Neuronal HuD gene encoding a mRNA stability regulator is transcriptionally repressed by thyroid hormone

Authors

  • Ana Cuadrado,

    1. Instituto de Investigaciones Biomédicas ‘Alberto Sols’, Consejo Superior de Investigaciones Científicas-Universidad Autónoma de Madrid, Madrid, Spain
    Search for more papers by this author
  • Cristina Navarro-Yubero,

    1. Instituto de Investigaciones Biomédicas ‘Alberto Sols’, Consejo Superior de Investigaciones Científicas-Universidad Autónoma de Madrid, Madrid, Spain
    Search for more papers by this author
  • Henry Furneaux,

    1. Department of Physiology, University of Connecticut Health Center, Farmington, Connecticut, USA
    Search for more papers by this author
  • Alberto Muñoz

    1. Instituto de Investigaciones Biomédicas ‘Alberto Sols’, Consejo Superior de Investigaciones Científicas-Universidad Autónoma de Madrid, Madrid, Spain
    Search for more papers by this author

Address correspondence and reprint requests to Professor Alberto Muñoz, Instituto de Investigaciones Biomédicas, Arturo Duperier, 4, E-28029 Madrid, Spain. E-mail: amunoz@iib.uam.es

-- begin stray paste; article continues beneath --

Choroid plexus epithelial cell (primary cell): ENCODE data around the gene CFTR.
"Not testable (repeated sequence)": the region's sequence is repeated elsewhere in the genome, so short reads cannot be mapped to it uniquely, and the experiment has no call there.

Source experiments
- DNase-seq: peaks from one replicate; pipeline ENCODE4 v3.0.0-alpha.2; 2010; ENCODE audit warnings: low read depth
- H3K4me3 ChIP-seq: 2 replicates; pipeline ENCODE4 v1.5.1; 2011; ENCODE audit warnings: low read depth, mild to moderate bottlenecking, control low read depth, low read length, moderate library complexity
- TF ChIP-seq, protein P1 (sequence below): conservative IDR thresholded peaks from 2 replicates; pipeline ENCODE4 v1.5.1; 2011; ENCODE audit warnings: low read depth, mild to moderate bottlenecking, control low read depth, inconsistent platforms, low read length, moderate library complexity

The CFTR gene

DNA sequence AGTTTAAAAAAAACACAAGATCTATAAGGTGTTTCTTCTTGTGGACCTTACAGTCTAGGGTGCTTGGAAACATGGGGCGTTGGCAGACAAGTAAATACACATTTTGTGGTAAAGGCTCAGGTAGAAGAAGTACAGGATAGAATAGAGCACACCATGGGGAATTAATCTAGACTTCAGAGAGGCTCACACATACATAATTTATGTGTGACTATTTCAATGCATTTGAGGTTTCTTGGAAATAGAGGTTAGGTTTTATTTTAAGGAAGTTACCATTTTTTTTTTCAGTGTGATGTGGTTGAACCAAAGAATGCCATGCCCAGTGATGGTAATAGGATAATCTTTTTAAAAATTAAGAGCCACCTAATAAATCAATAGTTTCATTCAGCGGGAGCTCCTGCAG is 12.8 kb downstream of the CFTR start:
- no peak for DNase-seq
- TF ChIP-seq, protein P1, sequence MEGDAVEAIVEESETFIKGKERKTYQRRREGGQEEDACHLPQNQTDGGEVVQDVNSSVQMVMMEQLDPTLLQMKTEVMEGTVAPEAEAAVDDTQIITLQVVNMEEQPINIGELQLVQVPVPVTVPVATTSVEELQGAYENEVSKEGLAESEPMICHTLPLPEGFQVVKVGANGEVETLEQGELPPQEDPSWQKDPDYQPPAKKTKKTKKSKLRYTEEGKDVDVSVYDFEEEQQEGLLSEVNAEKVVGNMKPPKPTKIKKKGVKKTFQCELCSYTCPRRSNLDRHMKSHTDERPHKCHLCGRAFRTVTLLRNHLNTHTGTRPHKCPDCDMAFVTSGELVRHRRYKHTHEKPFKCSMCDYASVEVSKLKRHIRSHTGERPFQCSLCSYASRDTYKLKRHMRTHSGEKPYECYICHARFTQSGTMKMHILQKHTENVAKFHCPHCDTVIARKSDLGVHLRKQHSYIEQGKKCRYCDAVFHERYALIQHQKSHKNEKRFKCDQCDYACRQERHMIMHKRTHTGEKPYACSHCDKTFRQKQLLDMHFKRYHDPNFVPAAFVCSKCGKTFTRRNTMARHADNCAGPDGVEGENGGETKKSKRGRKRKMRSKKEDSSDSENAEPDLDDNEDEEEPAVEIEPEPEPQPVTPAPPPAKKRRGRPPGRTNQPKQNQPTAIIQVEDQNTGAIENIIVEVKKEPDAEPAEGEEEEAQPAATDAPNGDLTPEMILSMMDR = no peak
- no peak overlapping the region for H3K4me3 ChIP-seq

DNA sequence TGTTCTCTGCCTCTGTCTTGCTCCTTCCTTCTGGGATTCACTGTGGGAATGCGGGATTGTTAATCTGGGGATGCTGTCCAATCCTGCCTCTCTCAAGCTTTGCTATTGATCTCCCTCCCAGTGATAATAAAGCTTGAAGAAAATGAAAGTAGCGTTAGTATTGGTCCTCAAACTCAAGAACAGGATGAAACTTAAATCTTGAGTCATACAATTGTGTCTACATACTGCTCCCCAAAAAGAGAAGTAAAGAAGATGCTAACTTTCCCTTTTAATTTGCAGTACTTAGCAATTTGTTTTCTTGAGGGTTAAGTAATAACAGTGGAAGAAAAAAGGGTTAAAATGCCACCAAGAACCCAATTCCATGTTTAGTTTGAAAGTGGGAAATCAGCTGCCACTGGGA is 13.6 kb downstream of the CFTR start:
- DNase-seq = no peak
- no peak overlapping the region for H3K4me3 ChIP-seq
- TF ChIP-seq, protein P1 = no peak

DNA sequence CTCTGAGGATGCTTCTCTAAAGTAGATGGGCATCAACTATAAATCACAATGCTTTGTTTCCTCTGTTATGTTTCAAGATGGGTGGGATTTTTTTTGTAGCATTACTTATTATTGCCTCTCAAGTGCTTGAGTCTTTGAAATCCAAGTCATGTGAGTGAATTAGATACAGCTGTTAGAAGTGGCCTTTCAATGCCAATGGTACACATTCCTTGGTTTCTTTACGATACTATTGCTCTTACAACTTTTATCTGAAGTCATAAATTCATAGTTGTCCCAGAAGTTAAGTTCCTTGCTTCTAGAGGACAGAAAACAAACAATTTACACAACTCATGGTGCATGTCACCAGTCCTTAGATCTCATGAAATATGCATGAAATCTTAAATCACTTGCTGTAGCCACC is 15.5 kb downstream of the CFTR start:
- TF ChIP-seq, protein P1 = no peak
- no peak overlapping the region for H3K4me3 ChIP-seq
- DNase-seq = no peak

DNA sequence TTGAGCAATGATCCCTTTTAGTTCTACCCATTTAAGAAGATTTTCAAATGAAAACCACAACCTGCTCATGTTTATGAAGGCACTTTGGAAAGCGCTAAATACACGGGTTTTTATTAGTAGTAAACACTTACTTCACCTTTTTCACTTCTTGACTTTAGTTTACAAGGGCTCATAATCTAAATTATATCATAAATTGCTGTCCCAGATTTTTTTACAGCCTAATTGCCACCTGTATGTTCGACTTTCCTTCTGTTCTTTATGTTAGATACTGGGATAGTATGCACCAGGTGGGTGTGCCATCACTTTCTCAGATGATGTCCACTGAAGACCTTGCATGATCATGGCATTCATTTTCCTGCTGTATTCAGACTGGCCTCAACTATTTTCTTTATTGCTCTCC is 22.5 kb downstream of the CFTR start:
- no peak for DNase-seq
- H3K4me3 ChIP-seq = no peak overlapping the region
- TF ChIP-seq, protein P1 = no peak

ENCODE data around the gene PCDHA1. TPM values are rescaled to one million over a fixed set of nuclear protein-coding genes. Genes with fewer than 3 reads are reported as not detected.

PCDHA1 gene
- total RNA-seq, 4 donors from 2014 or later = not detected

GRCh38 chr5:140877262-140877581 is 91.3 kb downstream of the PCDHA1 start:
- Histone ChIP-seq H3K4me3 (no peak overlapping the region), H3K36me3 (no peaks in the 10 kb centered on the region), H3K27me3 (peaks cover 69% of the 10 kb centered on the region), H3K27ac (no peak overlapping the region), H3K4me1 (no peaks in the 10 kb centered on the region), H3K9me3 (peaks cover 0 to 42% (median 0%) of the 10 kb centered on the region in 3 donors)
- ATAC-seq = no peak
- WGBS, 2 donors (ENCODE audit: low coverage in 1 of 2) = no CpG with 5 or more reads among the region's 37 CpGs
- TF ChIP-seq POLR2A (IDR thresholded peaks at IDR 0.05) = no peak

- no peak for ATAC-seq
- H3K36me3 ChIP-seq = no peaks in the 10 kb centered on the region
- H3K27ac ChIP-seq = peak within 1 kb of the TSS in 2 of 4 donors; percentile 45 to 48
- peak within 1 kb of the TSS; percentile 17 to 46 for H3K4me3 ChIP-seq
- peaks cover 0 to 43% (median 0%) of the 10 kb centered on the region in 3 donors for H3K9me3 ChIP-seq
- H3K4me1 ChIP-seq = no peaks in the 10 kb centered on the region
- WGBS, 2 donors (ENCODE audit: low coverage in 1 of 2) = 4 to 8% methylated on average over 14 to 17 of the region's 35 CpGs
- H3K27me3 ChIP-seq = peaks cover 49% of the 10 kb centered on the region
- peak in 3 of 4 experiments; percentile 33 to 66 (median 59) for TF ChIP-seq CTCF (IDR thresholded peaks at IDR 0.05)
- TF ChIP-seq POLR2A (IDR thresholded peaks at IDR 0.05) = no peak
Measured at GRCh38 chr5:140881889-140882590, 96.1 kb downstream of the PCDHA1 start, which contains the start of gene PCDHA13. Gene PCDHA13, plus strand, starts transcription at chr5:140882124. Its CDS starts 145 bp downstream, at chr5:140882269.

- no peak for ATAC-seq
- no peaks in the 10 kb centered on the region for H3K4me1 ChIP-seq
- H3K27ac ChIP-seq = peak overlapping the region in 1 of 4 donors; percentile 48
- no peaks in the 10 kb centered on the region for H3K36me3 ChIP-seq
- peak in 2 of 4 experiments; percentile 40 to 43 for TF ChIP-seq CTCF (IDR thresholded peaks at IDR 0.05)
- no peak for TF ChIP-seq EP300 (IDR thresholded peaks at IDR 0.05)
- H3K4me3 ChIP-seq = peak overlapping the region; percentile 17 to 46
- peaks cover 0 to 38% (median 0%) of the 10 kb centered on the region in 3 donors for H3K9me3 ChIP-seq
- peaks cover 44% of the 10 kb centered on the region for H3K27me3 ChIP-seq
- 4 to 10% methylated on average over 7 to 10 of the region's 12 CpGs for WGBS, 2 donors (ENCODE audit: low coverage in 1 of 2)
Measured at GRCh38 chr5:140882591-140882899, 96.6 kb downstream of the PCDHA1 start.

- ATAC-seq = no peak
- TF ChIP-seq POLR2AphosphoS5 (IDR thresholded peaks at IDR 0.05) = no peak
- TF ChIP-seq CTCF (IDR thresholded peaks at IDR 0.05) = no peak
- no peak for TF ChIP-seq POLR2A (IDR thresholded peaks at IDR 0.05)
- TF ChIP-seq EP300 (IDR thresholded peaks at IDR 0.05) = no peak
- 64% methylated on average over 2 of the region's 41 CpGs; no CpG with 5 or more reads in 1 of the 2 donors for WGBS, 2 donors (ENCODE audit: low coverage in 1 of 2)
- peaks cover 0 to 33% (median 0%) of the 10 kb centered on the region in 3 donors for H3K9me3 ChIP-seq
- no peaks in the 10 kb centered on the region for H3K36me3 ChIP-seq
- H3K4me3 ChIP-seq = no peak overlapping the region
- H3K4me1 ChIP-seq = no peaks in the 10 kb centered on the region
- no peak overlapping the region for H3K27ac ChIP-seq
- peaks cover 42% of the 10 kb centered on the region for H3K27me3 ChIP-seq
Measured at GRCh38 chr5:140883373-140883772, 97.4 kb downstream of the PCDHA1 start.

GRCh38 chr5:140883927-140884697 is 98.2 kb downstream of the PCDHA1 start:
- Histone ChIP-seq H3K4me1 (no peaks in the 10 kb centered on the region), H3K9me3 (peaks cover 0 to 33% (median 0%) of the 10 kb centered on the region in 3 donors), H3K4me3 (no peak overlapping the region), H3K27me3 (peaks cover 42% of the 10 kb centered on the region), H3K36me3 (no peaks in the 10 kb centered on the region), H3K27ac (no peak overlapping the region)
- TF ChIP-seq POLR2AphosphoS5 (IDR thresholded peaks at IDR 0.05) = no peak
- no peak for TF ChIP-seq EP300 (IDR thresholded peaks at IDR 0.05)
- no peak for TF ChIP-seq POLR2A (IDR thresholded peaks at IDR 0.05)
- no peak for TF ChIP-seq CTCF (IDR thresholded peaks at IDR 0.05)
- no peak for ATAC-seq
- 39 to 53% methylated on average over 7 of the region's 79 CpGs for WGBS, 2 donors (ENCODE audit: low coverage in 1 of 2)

Abstract

Many genes governed by thyroid hormone (T3) lack binding sites for its receptor (TR) and are thought to be post-transcriptionally regulated by T3. Here we demonstrate that the HuD gene, which encodes a neurone-specific protein that binds to mRNA and modulates its stability, is regulated by T3. HuD RNA and protein expression were strongly up-regulated in specific areas of the hypothyroid rat brain, and reduced by T3 in rat PC12 and mouse N2a cells containing appropriate TR levels. Furthermore, T3 inhibited the transcription of HuD in run-on assays. Finally, HuD protein bound with high affinity to two sequences in acetylcholinesterase mRNA, and ectopic HuD expression increased its abundance in N2a cells. This is the first report of a gene encoding an mRNA stability regulator that is under T3 control. The results suggest that HuD may mediate some T3 effects by altering the half-life of mRNAs for acetylcholinesterase and other genes.

Ancillary